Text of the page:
I grew up working on my family's farm. We ran a diversified operation with a working dairy, beef cattle and also crops. Saying it kept us busy is an understatement. When I graduated from high school, I attended Kansas State University, where I majored in Agribusiness with plans to someday get into marketing. After my junior year, I traveled to Racine, Wisconsin for a summer internship. The position was in high horsepower tractors, which was right up my alley considering my degree and my background.
After the summer was over and I returned to school to finish my senior year. I was thrilled. I loved my internship and had a promising future with the company once I completed my degree.
Over Thanksgiving we had a family emergency. My uncle caught his arm in the PTO of one of our tractors and was taken to Wichita, KS. It happened the Saturday after Thanksgiving and I felt like my world had fallen out from beneath me. My uncle didn't have any children of his own and he ran the farm with my father. To my sisters and me, he had always been a second dad and there for every part of our lives. His accident left him in the hospital for three and half weeks and required my dad to take on all the responsibility of the farm.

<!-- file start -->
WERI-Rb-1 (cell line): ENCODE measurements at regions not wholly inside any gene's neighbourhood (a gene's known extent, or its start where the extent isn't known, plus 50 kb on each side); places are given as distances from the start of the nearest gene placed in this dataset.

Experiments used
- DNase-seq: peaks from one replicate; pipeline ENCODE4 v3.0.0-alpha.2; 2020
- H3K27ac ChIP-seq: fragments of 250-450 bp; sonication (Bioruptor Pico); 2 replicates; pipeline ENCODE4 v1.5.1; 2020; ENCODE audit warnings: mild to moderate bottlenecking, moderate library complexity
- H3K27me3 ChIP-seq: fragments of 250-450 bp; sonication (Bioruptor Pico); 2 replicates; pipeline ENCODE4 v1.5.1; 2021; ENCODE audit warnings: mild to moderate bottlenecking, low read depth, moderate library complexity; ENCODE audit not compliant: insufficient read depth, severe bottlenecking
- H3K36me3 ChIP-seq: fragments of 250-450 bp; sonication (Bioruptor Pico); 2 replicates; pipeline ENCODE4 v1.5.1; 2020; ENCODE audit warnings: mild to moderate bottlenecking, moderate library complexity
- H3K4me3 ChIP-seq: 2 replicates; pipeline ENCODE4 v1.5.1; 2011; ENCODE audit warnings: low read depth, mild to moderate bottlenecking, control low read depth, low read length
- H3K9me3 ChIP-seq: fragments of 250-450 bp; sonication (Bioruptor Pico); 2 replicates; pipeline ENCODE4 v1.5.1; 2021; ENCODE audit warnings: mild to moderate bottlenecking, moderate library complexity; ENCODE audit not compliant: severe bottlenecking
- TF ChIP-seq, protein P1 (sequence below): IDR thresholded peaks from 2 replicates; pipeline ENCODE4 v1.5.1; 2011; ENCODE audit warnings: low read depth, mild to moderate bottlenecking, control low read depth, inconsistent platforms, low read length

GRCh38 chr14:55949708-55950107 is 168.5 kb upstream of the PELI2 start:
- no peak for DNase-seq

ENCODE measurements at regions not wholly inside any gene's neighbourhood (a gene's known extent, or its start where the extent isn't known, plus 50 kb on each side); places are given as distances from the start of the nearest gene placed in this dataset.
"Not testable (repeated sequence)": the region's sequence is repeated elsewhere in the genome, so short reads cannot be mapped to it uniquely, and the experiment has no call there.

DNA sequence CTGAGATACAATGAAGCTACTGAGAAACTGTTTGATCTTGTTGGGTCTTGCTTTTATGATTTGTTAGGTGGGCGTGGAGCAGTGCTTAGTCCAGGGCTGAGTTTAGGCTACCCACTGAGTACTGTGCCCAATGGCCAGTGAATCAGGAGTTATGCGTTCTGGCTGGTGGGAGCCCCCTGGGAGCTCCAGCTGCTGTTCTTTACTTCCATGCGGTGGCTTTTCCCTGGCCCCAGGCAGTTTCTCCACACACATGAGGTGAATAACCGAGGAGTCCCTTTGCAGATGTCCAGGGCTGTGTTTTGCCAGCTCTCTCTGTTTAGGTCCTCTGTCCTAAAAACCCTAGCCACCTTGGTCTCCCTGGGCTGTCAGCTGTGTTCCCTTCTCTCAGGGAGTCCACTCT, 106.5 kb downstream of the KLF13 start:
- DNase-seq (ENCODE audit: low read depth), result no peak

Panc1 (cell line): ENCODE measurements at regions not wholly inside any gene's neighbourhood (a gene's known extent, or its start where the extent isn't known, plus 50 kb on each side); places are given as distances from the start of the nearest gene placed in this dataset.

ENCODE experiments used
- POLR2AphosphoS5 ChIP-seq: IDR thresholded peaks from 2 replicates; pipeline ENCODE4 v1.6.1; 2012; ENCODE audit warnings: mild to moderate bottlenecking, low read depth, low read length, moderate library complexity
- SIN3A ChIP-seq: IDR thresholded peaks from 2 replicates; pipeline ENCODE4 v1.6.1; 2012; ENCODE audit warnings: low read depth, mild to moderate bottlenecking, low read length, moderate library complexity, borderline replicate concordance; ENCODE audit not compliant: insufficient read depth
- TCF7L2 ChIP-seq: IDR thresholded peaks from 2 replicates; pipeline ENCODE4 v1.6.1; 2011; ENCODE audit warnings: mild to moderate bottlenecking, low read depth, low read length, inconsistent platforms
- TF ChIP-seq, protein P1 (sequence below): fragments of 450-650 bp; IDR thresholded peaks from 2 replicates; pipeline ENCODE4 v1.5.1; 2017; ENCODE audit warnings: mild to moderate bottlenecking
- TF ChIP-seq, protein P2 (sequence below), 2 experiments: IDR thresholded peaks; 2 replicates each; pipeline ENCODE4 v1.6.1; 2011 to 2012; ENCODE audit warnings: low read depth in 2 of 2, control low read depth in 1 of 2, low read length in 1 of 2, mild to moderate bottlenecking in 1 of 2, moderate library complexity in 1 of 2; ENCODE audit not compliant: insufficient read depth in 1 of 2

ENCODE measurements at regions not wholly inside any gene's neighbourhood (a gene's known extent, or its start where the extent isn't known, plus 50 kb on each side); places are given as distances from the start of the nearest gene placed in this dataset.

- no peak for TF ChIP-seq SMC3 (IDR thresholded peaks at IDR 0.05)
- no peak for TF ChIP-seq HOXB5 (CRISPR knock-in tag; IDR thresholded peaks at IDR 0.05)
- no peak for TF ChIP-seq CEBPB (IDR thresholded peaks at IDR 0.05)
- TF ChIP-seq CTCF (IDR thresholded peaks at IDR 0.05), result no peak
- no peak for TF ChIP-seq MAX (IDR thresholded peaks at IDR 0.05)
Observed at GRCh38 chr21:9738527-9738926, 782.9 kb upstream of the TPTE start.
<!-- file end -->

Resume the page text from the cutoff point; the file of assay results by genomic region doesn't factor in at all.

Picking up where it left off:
At this point my sisters and I made a decision to pitch in and be at the farm every second we could. For the rest of the school year, I came home every weekend to help out; we also spent our entire Christmas break and spring break working at the farm. I eventually stopped pursuing out of state jobs and asked my father if I should just come work for him after graduation. He said yes.
Almost a year after graduation I can say this is where I am meant to be. Growing up I had always pictured myself heading back to the family business, but I figured that would happen after having a different career for fifteen years or so. When it came time to make the decision, I knew if we had to sell the family farm when I had the option to help keep it going, that's something I could never forgive myself for. So instead I ended up back home on the farm years before I had planned—and I am loving every second. I'm not sure what my future has in store for me, but at least I know I am doing everything I can to keep our family legacy alive.